black space like background with the words in search of the truth

TRUTH OR SNARE?-In Search of the Truth-PART 1 of 3



Over the past three weeks, we’ve discussed the painful effects of untruth in all its forms: denial, pretending, avoidance and half-truths. After reviewing all the disastrous results: low self-esteem, unfulfilling relationships, heartbreak, family problems, etc., it would seem that truth-telling would be a better and healthier solution. So why does it seem so difficult? This article is the first of a three-part series of articles entitled “In Search of the Truth,” and will be posted for your consideration and discussion on this and the following two Sundays.

My experience

The truth is far more intriguing and rare than we might believe. To find and know truth requires keen awareness.
A story

Once upon a time in Alice and Wonderland, there was a White Rabbit with a clock. Those who have seen Alice in Wonderland know, that the Rabbit’s clock doesn’t work. When visitors would come and sit at the long, crumpet-filled table that was bookended by the Rabbit and the Mad Hatter, all participants would wait for the Rabbit to tell that it was time for tea. Since the Rabbit couldn’t tell time on his broken clock, he didn’t know when it was time for tea.

To tell the truth, we must KNOW THE TRUTH.

If we are asked “What time is it?,” then look at our watch and answer, “It’s 4:30 p.m.,” we probably answered as best as we know. However, this may or may not be true. Let’s say our watch stopped, and it is actually be 5:30 p.m.. We can only tell the truth that we know. To help us more closely tell the truth, we might ask ourselves, “Is there a more truthful way for me to respond?” In this instance, a closer truth might sound something like this, “My watch reads 4:30 p.m.”

Another fine way to ferret out the truth is presented by Byron Katie in her book, I Need Your Love. She suggests that we regularly ask ourselves internally, “Is this really true?” The answer(s) we discover can reveal a lot of truth.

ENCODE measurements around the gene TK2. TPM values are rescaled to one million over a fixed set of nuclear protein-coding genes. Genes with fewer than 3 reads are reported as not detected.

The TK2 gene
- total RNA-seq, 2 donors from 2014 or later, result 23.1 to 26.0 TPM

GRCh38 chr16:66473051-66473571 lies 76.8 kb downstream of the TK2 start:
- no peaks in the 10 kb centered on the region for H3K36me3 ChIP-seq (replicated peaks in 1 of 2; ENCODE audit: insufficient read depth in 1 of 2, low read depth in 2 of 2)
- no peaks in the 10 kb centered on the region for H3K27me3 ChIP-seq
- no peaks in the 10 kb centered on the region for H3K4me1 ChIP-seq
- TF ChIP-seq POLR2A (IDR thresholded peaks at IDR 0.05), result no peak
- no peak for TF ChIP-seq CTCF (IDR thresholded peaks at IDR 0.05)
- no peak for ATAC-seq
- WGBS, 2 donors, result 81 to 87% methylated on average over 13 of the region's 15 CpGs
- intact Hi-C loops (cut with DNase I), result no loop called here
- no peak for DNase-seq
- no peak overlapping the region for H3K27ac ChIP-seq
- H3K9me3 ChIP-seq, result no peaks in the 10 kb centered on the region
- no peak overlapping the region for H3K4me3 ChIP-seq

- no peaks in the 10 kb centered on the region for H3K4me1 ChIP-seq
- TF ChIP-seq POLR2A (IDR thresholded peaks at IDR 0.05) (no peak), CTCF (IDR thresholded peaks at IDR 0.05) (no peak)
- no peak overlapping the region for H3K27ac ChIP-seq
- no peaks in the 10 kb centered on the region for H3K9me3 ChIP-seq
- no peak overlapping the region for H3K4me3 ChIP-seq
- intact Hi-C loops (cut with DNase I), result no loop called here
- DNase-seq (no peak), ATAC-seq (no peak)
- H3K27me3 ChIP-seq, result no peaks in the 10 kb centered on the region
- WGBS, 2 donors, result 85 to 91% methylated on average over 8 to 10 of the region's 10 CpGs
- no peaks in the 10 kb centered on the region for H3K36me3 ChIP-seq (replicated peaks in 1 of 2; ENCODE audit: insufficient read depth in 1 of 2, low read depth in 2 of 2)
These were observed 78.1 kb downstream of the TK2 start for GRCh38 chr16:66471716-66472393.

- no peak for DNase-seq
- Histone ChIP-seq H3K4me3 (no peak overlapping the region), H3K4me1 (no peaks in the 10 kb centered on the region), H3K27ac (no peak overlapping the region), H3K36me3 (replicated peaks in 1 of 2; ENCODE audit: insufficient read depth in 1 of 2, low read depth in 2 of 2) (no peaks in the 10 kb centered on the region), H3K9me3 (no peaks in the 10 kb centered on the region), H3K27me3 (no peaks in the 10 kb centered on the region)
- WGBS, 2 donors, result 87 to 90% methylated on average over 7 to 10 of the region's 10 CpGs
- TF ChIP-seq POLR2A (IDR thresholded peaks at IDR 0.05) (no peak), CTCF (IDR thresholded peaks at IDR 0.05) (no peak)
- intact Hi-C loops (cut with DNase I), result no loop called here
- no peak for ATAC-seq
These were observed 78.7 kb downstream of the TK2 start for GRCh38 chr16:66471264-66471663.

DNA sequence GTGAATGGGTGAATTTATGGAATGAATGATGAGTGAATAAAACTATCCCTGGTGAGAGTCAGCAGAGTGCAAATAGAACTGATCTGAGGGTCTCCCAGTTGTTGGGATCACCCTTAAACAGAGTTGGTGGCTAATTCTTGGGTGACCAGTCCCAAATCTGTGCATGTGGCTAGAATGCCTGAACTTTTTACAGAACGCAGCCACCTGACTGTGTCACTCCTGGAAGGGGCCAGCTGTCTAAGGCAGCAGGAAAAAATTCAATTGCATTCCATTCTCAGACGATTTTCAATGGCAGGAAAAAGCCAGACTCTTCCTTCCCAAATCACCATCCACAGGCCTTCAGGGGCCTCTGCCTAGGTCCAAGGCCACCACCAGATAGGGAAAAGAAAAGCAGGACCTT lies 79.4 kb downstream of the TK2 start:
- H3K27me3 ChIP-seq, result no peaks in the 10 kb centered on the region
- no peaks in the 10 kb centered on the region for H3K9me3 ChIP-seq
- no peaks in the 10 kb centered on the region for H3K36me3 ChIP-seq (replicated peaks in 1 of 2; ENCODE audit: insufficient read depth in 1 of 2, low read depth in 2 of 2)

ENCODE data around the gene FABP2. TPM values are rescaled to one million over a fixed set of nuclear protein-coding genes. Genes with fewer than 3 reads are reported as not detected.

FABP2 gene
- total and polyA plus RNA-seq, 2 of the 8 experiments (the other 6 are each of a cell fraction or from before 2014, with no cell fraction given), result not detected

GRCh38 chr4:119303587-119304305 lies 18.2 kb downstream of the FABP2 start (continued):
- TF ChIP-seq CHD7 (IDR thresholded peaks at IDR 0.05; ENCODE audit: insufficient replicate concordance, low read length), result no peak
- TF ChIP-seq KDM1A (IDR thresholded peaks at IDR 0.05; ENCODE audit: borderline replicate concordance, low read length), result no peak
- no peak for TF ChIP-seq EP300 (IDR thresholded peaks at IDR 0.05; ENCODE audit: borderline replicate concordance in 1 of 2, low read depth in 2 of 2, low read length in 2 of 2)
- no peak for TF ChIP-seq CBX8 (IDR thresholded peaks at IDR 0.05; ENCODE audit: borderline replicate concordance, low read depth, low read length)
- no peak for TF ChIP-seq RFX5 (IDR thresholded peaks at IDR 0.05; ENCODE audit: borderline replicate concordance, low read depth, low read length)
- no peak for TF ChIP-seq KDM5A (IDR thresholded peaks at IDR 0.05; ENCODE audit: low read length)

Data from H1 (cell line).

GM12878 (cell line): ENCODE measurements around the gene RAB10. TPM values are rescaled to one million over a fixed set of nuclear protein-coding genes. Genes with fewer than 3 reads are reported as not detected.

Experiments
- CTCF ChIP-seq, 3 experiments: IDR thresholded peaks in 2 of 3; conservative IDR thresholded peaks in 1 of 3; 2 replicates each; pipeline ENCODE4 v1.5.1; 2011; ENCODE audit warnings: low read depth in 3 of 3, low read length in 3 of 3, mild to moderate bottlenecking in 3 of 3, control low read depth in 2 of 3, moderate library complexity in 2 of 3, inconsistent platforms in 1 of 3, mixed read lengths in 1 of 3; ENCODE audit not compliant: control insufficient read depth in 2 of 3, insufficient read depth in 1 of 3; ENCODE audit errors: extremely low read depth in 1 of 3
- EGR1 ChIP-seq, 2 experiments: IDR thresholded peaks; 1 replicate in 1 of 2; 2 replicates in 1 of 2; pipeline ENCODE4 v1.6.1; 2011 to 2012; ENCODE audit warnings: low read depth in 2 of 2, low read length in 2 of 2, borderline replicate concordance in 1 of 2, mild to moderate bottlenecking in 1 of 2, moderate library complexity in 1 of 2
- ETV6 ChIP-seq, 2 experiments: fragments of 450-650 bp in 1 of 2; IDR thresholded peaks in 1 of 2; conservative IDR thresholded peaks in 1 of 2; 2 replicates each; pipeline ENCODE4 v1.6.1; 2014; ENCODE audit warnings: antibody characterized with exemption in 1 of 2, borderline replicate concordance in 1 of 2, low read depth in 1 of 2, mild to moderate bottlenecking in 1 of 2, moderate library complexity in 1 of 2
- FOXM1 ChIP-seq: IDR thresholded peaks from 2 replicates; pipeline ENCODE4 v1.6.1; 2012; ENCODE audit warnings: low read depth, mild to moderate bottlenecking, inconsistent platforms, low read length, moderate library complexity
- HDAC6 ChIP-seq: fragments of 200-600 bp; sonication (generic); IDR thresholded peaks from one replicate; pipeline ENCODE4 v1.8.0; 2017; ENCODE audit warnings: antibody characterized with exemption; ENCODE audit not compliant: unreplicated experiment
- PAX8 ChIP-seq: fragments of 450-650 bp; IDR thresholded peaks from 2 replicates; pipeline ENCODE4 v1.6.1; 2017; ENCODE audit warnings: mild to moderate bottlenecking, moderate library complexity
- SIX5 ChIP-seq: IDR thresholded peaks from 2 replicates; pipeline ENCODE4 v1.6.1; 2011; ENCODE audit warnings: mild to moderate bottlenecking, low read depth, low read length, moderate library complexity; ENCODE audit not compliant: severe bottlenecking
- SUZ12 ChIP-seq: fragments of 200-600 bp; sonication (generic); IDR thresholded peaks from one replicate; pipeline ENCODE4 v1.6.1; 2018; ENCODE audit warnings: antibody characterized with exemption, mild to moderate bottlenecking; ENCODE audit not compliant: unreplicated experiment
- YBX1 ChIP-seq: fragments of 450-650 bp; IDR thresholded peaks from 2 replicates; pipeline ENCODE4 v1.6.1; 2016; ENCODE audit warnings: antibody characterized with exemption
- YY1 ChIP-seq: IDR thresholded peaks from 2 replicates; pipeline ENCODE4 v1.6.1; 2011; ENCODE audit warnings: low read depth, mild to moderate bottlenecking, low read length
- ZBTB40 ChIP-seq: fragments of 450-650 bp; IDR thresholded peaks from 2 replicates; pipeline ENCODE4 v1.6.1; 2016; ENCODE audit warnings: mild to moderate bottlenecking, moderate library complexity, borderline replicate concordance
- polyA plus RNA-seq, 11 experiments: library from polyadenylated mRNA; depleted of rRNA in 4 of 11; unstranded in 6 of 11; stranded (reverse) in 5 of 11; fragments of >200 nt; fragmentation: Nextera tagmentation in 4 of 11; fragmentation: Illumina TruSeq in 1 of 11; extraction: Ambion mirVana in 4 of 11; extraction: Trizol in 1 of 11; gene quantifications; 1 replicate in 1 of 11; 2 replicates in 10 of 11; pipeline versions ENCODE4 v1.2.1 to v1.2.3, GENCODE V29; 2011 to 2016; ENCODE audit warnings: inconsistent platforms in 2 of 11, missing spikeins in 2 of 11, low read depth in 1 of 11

To tell the truth, we must KNOW WHO WE ARE.

My loving friend, Natasha, regularly asks me if I would like to join her in the activities that she enjoys. I know this means a lot to her, as she enjoys my company. I also enjoy her company—very much, however, some of the activities she enjoys, like shopping, are mind-numbing to me. I know this about myself. The truth of me is, that if I were to spend an entire day shopping, even if it is with Natasha, I would end the day feeling drained and less joyful. With this in mind, I seek to share time with Natasha doing activities that we BOTH enjoy. *Win-Win.*

For us to more closely live our truth, we might ask ourselves, “Is this activity truly best for me?” In this instance, a closer truth sound like, “Thank you so much for the invitation! I’m not up for shopping, but I miss you. Are you going hiking or biking anytime soon?”

To tell the truth, we must KNOW WHAT WE WANT.

I want, more than anything, to be able to give and receive goodness at 100% and share a message of empowerment. Since I am not willing to compromise this, I can avoid making choices that oppose my truth. For example, last week I was offered a job that would take my time, energy and focus away from sharing my message of empowerment. Although it was a financially lucrative offer that would have had obvious benefits to business networking, it did not match my truth. As interesting as the offer was, it was not in alignment with what I want. Anything that does not bring me closer to what I want, actually takes me away from what I want. So in this instance, I said, “Thank you so very much for the beautiful offer. I truly appreciate the honor of this opportunity, however, I need to focus on my current business. I hope that our paths will cross in the future and opportunities will present themselves to work together in the area of empowerment.”

Truth and Willpower

When we know who we are and what we want, we allow ourselves the opportunity to courageously stand for that. When we make choices, even seemingly small ones—in our truth, we grow and build willpower.

The big picture—we don’t know what we don’t know

Maybe our culture’s apparent lack of truth, lies not so much with the nature of humans being, but rather, that we do not know ourselves and what we want. If we did, we might put our strength, courage, and noble, best effort towards protecting and serving that truth.

What say ye?

Do you know your truth? Can you speak your truth? How do you stay truthful to you? Please share your thoughts and feelings that we may grow together …

Always with love,

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